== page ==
If you still believe the Republican Party is coming apart at the seams, or even plunging into a civil war, look at what North Carolina senator Richard Burr told volunteers this weekend in privately recorded audio. Burr dispensed with the myth that Donald Trump disagrees with the central thrust of the party platform, insisting, with mild exaggeration, that the nominee “aligns perfectly with where the Republican Party is.” More important, he promised that he would oppose any candidate Hillary Clinton nominated to fill the vacancy created by Antonin Scalia’s death “if Hillary Clinton becomes president, I am going to do everything I can do to make sure four years from now, we still got an opening on the Supreme Court.”
In the spring of 2014, I predicted that, should Republicans hold on to their Senate majority, they would never allow a Democratic president to confirm a justice should one of the conservative members die. Almost two years later, Scalia died, an event that happened so quickly it gave Republicans little time to formulate a sturdy rationale to defend what ideological and political self-interest dictated would have to become their position. They hastily converged on the idea that it was “too late” for Barack Obama to fill the seat, and that the proper (small-d) democratic outcome required letting the winner of the election seat the next justice. “The American people should have a voice in the selection of their next Supreme Court justice,” insisted Mitch McConnell. This was before Trump had wrapped up the nomination. Indeed, betting markets at the time of Scalia’s death still gave Trump less than an even chance of winning the nomination, and the presidential election seemed very winnable.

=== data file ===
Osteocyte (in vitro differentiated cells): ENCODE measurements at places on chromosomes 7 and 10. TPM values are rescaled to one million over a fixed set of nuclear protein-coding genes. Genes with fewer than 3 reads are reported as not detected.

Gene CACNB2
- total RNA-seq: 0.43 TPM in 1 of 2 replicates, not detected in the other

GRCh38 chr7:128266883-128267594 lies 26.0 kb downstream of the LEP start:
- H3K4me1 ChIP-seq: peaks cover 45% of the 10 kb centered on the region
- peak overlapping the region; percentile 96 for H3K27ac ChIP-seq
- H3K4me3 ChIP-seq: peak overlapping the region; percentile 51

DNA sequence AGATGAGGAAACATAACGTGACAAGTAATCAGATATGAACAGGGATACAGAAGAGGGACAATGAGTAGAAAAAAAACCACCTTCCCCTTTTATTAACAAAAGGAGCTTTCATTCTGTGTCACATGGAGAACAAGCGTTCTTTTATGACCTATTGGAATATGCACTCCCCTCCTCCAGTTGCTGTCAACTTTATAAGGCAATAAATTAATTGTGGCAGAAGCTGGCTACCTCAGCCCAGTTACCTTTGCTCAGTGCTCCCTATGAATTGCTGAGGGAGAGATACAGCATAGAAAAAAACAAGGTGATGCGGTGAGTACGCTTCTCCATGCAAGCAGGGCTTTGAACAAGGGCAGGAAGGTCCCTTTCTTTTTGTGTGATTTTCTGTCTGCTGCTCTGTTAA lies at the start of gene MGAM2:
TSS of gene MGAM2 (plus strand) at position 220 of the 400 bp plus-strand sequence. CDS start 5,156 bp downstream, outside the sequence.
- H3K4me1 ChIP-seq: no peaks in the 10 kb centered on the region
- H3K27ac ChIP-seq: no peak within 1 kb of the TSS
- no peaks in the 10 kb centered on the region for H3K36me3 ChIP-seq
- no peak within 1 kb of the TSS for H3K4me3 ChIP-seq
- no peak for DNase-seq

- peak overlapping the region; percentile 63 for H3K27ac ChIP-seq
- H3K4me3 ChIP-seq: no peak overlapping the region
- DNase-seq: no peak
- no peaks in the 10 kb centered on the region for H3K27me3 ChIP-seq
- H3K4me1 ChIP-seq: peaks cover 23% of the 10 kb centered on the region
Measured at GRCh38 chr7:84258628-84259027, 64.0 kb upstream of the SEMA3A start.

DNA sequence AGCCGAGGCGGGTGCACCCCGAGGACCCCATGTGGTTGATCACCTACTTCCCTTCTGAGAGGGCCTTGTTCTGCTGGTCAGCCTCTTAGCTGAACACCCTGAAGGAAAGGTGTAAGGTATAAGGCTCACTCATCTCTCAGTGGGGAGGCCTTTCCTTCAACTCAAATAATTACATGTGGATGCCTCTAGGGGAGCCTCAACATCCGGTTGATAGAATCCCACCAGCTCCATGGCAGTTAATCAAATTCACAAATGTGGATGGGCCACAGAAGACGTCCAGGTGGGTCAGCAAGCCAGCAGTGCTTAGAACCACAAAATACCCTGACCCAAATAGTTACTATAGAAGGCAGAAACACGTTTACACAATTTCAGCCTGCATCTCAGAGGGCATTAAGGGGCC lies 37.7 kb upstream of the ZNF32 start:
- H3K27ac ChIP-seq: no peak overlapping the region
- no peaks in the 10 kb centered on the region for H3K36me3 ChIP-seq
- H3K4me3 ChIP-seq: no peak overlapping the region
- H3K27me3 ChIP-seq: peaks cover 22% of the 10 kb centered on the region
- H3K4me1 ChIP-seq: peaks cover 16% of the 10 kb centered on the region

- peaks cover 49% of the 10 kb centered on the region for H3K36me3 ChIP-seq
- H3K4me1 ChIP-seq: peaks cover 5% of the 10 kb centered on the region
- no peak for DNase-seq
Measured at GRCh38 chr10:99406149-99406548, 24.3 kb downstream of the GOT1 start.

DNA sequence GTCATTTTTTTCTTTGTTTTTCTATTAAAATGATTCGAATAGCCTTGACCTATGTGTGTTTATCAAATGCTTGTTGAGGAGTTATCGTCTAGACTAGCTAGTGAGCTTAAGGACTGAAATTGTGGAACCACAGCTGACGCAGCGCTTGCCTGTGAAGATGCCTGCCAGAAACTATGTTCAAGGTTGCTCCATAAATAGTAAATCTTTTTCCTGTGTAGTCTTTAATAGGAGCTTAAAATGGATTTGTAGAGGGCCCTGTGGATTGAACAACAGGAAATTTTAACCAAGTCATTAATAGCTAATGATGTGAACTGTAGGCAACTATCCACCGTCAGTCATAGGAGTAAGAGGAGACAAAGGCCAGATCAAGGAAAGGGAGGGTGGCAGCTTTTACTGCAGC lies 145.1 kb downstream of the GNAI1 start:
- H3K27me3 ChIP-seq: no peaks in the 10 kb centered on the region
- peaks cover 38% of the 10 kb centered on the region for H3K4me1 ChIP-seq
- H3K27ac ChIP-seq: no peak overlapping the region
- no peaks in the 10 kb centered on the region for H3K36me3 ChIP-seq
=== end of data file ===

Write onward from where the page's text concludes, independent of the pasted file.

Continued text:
But the likelihood of a Trump defeat will force the party to devise a new rationale. If Democrats take back the Senate majority, it will play out in fairly predictable fashion: Republicans will filibuster whoever President Clinton nominates, then the Democratic Senate will change the rules to outlaw filibusters of Supreme Court justices. But if Republicans hold the Senate, they will probably decide to simply hold the seat vacant. Why let this election reflect the will of the people? Why not try for another election?
Burr is hardly the only Republican to make this case. Such distinguished conservative legal minds as senator and former University of Texas law professor Ted Cruz, constitutional scholar Michael Paulsen, and Cato fellow in constitutional studies Ilya Shapiro have all begun the arduous intellectual work of discovering why the Constitution demands that Clinton be denied a ninth justice. They have developed some promising theories that, should the electorate deliver the necessary Democratic presidency–Republican Senate combination, will next year blossom into the foundational bedrock principles of the Republic itself.
Under either scenario of a Clinton presidency, with either a Democratic or a Republican Senate, the GOP will find itself united in opposition. Mario Loyola has a long essay in National Review sounding what is sure to be the prevalent theme in conservative postelection rhetoric. “Conservative Republicans of a Never Trump persuasion are making a big mistake by making enemies of Trump’s supporters — and vice versa,” he argues. The party should not tear itself apart over such trivial matters as to whether it is a good idea to turn over the Executive branch to an unstable, dictator-admiring racist. Instead, it should unite around common beliefs, such as “fight[ing] tooth and nail to keep Hillary Clinton from nominating a justice to fill [Scalia’s] seat.” Trump’s nomination will not create a schism or a reckoning within the party that nominated him. Republicans will instead just continue lurching into the same direction they have been heading for decades.